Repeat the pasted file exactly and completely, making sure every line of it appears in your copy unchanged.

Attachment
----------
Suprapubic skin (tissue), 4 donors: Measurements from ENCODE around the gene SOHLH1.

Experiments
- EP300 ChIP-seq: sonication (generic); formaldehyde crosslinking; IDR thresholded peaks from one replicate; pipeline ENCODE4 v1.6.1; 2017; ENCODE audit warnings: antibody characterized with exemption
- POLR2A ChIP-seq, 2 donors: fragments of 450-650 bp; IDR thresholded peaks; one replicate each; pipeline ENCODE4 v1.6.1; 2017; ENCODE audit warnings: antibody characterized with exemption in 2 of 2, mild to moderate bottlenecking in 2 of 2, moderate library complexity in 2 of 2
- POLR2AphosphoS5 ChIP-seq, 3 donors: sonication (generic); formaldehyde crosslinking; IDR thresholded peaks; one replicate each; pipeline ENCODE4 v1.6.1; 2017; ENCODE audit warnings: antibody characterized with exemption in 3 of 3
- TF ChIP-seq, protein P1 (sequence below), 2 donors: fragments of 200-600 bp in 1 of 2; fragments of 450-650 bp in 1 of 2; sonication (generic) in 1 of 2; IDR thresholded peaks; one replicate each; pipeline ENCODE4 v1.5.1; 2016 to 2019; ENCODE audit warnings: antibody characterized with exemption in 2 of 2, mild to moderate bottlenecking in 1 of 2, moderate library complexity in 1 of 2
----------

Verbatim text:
Suprapubic skin (tissue), 4 donors: Measurements from ENCODE around the gene SOHLH1.

Experiments
- EP300 ChIP-seq: sonication (generic); formaldehyde crosslinking; IDR thresholded peaks from one replicate; pipeline ENCODE4 v1.6.1; 2017; ENCODE audit warnings: antibody characterized with exemption
- POLR2A ChIP-seq, 2 donors: fragments of 450-650 bp; IDR thresholded peaks; one replicate each; pipeline ENCODE4 v1.6.1; 2017; ENCODE audit warnings: antibody characterized with exemption in 2 of 2, mild to moderate bottlenecking in 2 of 2, moderate library complexity in 2 of 2
- POLR2AphosphoS5 ChIP-seq, 3 donors: sonication (generic); formaldehyde crosslinking; IDR thresholded peaks; one replicate each; pipeline ENCODE4 v1.6.1; 2017; ENCODE audit warnings: antibody characterized with exemption in 3 of 3
- TF ChIP-seq, protein P1 (sequence below), 2 donors: fragments of 200-600 bp in 1 of 2; fragments of 450-650 bp in 1 of 2; sonication (generic) in 1 of 2; IDR thresholded peaks; one replicate each; pipeline ENCODE4 v1.5.1; 2016 to 2019; ENCODE audit warnings: antibody characterized with exemption in 2 of 2, mild to moderate bottlenecking in 1 of 2, moderate library complexity in 1 of 2